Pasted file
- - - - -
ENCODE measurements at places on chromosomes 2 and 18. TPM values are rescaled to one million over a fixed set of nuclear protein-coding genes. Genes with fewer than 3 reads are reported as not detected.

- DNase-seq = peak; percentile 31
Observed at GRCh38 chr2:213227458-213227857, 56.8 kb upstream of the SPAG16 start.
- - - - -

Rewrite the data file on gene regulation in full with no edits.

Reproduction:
ENCODE measurements at places on chromosomes 2 and 18. TPM values are rescaled to one million over a fixed set of nuclear protein-coding genes. Genes with fewer than 3 reads are reported as not detected.

- DNase-seq = peak; percentile 31
Observed at GRCh38 chr2:213227458-213227857, 56.8 kb upstream of the SPAG16 start.